Two Sleuths From a Small-Town Historical Society Tracked Down Two Paintings Stolen 50 Years Ago. Now, They’re Going Back on View
Sotheby's sold the stolen works at auction in 2005.
Exactly 50 years and a day after thieves pillaged Historic Huguenot Street in New Paltz, New York, the FBI returned a pair of historic paintings to the Upstate New York institution, where they will finally be unveiled this weekend.
The 1820s canvases depict elderly New Paltz residents Dirck D. Wynkoop (1738–1827), a prominent local wheat farm owner, and his wife Annatje Eltinge (1748–1827). They are the work of itinerant folk artist Ammi Phillips, a likely self-taught portraitist who was active from the 1810s to the early 1860s and painted prolifically across Connecticut, Massachusetts, and New York.
“It’s so rare to have portraits of individuals from this early period, especially for New Paltz,” Josephine Bloodgood, the historical society’s director of curatorial and preservation affairs, said in a statement. “We’re so pleased to have the Wynkoop portraits back in the collection, where they can again be interpreted to tell a fuller story of our community and how it relates to the rich and complicated history of our country.”
The paintings went missing on February 16, 1972, during a fire at a Veterans of Foreign Wars building in town. Thieves took advantage of the commotion (or, some speculated, started it intentionally) to steal a cache of historic objects, thought at the time to value $30,000, from the historical society’s 1799 House.
Many of the stolen artifacts—which included silver, ceramics, a prayer book, a powder horn, guns, and swords—turned up weeks later at a Manhattan thrift shop, but the paintings, donated to the society in December 1971 by Marie Wiersum, disappeared without a trace.
Then, in 2020, Bloodgood and historical society trustee Carol Johnson began working on an exhibition about Civil War veteran Jacob Wynkoop, whose father was enslaved by the man in one of the missing portraits. It inspired the pair to try to track it down.
After the burglary, the historical society had distributed a black-and-white postcard of the paintings which Bloodgood and Johnson used to compare to images in an online catalogue of artist Ammi Phillips’s work.
They spotted the works, in a listing that said the sitters were unidentified. They had sold at Sotheby’s New York in 2005. Bloodgood acquired the catalogue for the sale on eBay and confirmed it.
Ammi’s work has sold at auction for as much as $3.9 million, a record set this January at Christie’s New York, according to the Artnet Price Database. The pair of stolen canvases fetched just $13,200.
The historical society went to the FBI’s New York art crime team with what they had learned. The authorities subpoenaed Sotheby’s for the name of the buyer and tracked the paintings to the home of a collector in another state. The owner, who was unaware they had been stolen, agreed to return the paintings to New Paltz.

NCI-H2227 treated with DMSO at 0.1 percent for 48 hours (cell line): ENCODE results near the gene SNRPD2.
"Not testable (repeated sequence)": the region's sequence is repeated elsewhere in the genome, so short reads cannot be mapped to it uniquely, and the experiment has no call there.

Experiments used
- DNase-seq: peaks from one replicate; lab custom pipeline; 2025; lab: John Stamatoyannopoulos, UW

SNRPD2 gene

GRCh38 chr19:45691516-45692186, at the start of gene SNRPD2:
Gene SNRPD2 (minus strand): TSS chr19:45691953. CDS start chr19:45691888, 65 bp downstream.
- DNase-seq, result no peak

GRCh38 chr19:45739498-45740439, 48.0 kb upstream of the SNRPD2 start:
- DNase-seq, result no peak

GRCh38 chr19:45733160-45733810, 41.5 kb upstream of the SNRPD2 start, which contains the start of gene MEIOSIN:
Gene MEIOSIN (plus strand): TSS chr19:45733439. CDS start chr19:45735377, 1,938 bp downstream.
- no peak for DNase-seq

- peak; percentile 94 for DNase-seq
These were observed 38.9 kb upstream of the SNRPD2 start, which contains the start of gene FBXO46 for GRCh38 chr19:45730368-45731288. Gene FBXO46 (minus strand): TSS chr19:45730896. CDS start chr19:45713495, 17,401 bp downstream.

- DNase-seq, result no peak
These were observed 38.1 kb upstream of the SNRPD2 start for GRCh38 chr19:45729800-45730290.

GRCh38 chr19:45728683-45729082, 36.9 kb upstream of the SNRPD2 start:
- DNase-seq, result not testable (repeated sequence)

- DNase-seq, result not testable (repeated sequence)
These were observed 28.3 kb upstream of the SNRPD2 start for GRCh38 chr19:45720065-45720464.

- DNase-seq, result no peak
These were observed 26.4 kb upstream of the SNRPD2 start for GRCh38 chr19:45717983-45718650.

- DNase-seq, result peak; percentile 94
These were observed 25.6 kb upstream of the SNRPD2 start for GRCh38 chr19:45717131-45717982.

“We are extremely grateful to the FBI for their important work to locate the paintings and to the collector who so willingly returned them to us,” Mary Etta Schneider, the chair of the society’s board of trustees, said in a statement.
How the stolen paintings managed to go up for sale at a leading auction house remains an open question. If specialists looked at the backs of the works they would have seen inscriptions identifying the sitters—which would have made it easy to discover that the pieces had been stolen.
“We could not understand why Sotheby’s did not do their due diligence and look up these paintings,” Johnson told the New York Times.
“Sotheby’s catalogue for this sale was checked against the Art Loss Register,” a Sotheby’s representative told Artnet News in an email. “Had the paintings been registered there, they would have been quickly identified as having been stolen.”
The paintings are going back on view at the historical society this weekend, and Johnson and Bloodgood will give a presentation about their efforts to secure their return.
Tickets are $15, and the proceeds will help fund a professional cleaning and restoration of the works, which have suffered scratches and surface abrasions in the intervening decades. The portrait of Annatie also has damage to the support of the canvas, which needs to be repaired.
“A Tale of Two Paintings: Missing Portraits Returned to Historic Huguenot Street” will take place at Historic Huguenot Street, 81 Huguenot Street, New Paltz, New York, on June 26, 2022, 2 p.m.–3:30 p.m.
Follow Artnet News on Facebook:
Want to stay ahead of the art world? Subscribe to our newsletter to get the breaking news, eye-opening interviews, and incisive critical takes that drive the conversation forward.